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Determining the validity of traumatic stress.

In the 19th century, railroad workers complained of a condition called railroad spine, supposedly attributed to the mental and emotional consequences of back injuries. During the world wars, soldiers' reactions to the stress of combat resulted in the condition known as shell shock or, during World War II, combat fatigue. Not until 1980 did the American Psychiatric Association coin the term Post Traumatic Stress Disorder (PTSD) to describe the sudden onset of relatively severe mental symptoms arising directly from catastrophic events, military or civilian. In retrospect, concentration camp survivors, combat soldiers, as well as civilians involved in disastrous events, are all considered victims of this disorder.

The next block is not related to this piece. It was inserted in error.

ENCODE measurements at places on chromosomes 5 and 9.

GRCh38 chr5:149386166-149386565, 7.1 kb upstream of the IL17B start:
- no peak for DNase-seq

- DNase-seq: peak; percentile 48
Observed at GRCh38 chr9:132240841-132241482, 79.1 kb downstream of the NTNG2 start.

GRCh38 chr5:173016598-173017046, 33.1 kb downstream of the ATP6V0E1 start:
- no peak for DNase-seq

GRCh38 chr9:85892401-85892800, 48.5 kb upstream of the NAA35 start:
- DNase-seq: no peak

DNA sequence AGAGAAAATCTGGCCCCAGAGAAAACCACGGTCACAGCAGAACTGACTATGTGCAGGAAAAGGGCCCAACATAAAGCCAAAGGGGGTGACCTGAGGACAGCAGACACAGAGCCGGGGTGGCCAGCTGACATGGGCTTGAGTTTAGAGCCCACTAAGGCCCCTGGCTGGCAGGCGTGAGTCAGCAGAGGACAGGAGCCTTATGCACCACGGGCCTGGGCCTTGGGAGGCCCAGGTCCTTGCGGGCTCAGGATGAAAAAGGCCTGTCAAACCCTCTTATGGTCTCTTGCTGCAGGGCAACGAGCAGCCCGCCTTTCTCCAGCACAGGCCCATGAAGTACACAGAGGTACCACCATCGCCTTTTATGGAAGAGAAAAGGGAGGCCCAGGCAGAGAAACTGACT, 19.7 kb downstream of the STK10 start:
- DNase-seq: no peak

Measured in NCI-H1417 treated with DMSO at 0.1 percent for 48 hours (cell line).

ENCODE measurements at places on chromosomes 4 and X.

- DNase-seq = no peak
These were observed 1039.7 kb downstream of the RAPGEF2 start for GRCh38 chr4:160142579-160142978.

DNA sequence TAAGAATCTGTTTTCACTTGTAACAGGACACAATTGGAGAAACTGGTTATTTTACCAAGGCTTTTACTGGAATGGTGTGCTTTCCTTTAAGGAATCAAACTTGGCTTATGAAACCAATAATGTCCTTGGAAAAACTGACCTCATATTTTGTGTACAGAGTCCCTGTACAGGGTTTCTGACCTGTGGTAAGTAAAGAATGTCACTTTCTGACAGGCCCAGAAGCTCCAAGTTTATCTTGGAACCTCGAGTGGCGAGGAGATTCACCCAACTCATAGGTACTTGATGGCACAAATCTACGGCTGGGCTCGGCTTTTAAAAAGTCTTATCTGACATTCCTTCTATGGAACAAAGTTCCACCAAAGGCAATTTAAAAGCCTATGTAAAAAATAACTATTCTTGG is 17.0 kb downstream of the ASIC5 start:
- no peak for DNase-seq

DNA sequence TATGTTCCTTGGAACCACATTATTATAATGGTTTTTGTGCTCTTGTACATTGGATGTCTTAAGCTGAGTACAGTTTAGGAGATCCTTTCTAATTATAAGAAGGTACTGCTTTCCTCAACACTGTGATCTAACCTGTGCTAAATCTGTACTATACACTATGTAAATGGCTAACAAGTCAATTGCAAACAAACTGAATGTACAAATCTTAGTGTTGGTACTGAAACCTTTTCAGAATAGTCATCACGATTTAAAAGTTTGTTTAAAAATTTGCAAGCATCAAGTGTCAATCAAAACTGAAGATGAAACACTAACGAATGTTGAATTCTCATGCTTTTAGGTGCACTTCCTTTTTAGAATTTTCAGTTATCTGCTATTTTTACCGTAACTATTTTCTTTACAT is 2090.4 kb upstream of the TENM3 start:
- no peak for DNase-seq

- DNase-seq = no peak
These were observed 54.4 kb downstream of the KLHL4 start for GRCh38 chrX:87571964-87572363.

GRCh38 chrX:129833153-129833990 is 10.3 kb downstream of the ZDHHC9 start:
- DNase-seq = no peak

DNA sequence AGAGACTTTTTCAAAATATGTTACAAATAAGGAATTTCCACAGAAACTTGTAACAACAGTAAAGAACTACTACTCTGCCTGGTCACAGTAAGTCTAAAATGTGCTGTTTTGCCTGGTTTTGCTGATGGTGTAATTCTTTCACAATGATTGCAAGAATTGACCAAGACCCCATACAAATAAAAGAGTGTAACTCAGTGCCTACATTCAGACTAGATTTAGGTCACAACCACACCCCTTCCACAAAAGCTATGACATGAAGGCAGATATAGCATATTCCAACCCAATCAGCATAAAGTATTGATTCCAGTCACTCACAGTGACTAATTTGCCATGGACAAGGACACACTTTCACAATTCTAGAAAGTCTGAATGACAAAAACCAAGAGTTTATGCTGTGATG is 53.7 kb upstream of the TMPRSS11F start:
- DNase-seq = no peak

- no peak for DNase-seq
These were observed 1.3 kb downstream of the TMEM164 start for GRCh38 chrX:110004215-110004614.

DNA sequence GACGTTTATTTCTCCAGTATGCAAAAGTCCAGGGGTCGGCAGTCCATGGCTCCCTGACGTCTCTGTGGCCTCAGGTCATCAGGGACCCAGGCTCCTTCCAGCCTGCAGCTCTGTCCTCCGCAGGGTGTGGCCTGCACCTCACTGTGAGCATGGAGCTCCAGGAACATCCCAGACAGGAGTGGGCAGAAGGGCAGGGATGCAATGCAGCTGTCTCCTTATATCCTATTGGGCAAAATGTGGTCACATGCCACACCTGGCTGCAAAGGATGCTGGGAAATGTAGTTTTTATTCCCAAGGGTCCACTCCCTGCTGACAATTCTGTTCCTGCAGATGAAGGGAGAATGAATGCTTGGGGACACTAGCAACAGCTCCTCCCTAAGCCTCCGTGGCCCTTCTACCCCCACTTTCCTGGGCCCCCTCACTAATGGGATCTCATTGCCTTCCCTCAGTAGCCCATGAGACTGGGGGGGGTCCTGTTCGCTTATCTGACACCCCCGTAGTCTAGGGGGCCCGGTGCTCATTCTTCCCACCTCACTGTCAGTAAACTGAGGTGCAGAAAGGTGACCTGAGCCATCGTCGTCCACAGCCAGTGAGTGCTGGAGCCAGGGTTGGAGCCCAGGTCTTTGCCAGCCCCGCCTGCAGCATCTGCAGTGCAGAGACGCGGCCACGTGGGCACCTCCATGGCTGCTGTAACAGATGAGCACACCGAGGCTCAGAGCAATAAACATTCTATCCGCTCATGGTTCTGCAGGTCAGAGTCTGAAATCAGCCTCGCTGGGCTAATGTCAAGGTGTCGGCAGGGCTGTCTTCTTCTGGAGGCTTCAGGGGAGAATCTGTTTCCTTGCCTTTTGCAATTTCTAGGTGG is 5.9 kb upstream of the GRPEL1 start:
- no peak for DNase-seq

Today, attorneys and insurers are coping with an increasing amount of claims alleging mental distress due to PTSD. Plaintiffs and workers'compensation claimants allege disability resulting from physical traumas, discrimination and job stress. These diagnoses concern psychiatrists because the symptoms are being applied to more and more claimants.

Contrary to other established diagnoses, PTSD was never field-tested for validity and reliability by the American Psychiatric Association. Meanwhile, the boundaries of PTSD diagnosis remain to be determined and have been twice redefined, the last time in 1987. The next revision is scheduled for late 1992. Because the original diagnostic criteria has never been field tested, subsequent revisions make the diagnosis even more problematic. Psychiatric diagnoses, including PTSD, are interpreted and periodically redefined by committee votes, as opposed to medical diagnoses which are determined by scientifically valid procedures.

Establishing Criteria